However, the underlying theme of the first half was injuries, beginning with losing David Wright. Also going down were Travis d’Arnaud, Lucas Duda, Neil Walker, Asdrubal Cabrera, Juan Lagares, Jeurys Familia, Robert Gsellman, Harvey and Yoenis Cespedes.

Considering all that, it’s amazing they aren’t 20 games back.

“Well, pretty much the record speaks for itself,’’ said Collins. “No matter if you said, ‘Geez, we played without a lot of big pieces.’ We are not happy with where we are, certainly, so we’ve got to use this time to reassess what we’ve got to do in the second half and hopefully we start getting some of the pieces back.’’

Both the starters and bullpen have ERAs north of five, and there are no guarantees when, or if, they’ll get Syndergaard and Harvey back, and if so, how well they’ll perform. The same applies to Familia.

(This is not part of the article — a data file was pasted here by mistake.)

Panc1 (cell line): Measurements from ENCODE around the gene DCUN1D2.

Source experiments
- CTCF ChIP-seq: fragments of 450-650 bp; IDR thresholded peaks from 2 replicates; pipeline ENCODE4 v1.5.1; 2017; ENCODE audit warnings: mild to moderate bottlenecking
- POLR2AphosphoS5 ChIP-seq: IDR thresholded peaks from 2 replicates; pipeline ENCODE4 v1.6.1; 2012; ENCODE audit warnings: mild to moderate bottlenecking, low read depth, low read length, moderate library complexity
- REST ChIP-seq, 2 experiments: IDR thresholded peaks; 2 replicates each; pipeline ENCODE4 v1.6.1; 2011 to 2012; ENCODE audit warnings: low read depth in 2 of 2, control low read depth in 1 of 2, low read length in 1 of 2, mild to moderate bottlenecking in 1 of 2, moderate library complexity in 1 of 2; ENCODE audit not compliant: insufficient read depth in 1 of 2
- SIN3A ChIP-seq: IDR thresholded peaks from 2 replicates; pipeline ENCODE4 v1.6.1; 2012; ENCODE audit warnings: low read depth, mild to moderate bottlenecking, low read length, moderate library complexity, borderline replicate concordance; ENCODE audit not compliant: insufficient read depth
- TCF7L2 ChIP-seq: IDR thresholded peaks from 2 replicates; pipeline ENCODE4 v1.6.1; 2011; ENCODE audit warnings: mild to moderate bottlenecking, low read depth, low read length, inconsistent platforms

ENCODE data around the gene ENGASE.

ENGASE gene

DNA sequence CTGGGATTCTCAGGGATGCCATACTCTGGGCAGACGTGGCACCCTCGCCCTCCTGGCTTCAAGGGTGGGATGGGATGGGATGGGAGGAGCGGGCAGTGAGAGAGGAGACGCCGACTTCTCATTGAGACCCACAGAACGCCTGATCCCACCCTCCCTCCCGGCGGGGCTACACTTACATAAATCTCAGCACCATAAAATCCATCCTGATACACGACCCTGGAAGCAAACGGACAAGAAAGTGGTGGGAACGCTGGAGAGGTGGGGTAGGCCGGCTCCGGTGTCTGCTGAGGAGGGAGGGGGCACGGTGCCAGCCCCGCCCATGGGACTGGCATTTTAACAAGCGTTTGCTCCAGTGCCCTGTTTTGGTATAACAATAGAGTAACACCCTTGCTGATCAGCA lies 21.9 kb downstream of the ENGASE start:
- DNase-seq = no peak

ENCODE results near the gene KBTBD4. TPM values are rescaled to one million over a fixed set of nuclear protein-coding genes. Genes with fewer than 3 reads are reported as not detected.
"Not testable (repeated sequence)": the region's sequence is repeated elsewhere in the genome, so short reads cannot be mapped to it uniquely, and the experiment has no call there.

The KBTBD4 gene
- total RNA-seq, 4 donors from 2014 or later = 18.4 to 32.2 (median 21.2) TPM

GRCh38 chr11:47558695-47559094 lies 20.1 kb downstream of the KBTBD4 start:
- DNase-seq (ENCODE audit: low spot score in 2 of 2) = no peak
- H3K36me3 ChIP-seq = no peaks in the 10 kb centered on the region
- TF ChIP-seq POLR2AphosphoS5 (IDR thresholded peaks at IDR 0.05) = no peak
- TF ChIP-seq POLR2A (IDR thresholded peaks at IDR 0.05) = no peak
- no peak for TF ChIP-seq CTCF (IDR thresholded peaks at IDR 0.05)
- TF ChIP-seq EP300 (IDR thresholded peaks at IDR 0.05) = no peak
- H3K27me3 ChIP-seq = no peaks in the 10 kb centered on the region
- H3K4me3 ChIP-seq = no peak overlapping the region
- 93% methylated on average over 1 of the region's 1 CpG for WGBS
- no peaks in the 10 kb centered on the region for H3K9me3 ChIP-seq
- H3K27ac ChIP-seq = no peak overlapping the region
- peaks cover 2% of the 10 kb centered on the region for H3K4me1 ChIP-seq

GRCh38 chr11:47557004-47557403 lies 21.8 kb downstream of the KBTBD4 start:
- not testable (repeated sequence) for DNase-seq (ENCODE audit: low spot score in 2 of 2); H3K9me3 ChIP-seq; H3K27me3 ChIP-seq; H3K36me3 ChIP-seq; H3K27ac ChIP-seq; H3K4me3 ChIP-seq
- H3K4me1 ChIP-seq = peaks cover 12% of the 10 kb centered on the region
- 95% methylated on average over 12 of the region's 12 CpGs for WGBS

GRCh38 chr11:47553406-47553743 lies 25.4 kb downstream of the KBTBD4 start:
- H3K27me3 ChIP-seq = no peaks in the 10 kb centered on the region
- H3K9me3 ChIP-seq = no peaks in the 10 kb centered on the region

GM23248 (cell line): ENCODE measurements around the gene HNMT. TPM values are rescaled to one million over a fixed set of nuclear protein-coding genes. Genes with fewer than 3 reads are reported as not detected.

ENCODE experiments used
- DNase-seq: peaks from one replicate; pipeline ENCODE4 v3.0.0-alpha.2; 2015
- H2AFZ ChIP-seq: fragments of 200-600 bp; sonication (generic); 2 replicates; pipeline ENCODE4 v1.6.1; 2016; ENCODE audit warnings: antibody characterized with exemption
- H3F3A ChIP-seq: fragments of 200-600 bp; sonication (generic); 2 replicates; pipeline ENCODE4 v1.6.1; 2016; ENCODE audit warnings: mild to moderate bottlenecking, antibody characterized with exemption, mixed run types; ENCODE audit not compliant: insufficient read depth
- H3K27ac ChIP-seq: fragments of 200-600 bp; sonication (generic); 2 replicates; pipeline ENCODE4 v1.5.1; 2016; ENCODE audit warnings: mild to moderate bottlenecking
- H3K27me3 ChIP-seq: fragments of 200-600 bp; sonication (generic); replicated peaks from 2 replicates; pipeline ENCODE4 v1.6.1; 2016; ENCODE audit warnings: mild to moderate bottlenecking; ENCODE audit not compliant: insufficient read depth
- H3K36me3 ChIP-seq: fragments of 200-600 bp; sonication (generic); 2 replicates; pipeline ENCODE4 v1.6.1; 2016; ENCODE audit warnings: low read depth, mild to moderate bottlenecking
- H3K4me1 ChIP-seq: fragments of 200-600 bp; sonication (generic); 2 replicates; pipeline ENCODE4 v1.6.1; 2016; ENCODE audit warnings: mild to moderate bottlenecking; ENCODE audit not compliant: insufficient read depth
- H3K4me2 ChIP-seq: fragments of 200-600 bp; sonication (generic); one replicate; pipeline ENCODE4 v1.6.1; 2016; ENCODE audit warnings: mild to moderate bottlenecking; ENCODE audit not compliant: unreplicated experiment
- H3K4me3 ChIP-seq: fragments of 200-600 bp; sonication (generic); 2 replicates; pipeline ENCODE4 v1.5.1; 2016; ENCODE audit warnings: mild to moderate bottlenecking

The Mets will be forced to decide if they’ll be sellers or buyers at the trade deadline. However, before that, they have to figure if they’ll get Syndergaard and Harvey back.

If they believe they’ll be back this season, then they have to be buyers. If they don’t, and GM Sandy Alderson has already decided his positions on Jay Bruce, Addison Reed, Duda, Walker and others for 2018, then they have to be sellers.

The key players are their best offensive player, Bruce, and their closer, Reed. If either is dealt, Alderson would have surrendered on the season.

“If you want to talk about what we saw the last few months, I’ll go back to what we saw in the last 12 months,’’ Collins said when asked if the Mets had it in them. “We saw a team, last year, that when they were challenged they rose up. So, I think it’s in their DNA that they can do it again. We’ll find out.’’

The Mets open the second half with a ten-game homestand against the Rockies, Cardinals and Oakland.

Jun 30

Mets Beware Of Trap Series

I’m sure you’ve heard the expression of a “trap series,’’ and the Mets are cruising into one this weekend at home against the Phillies, owners of the worst record in the sport.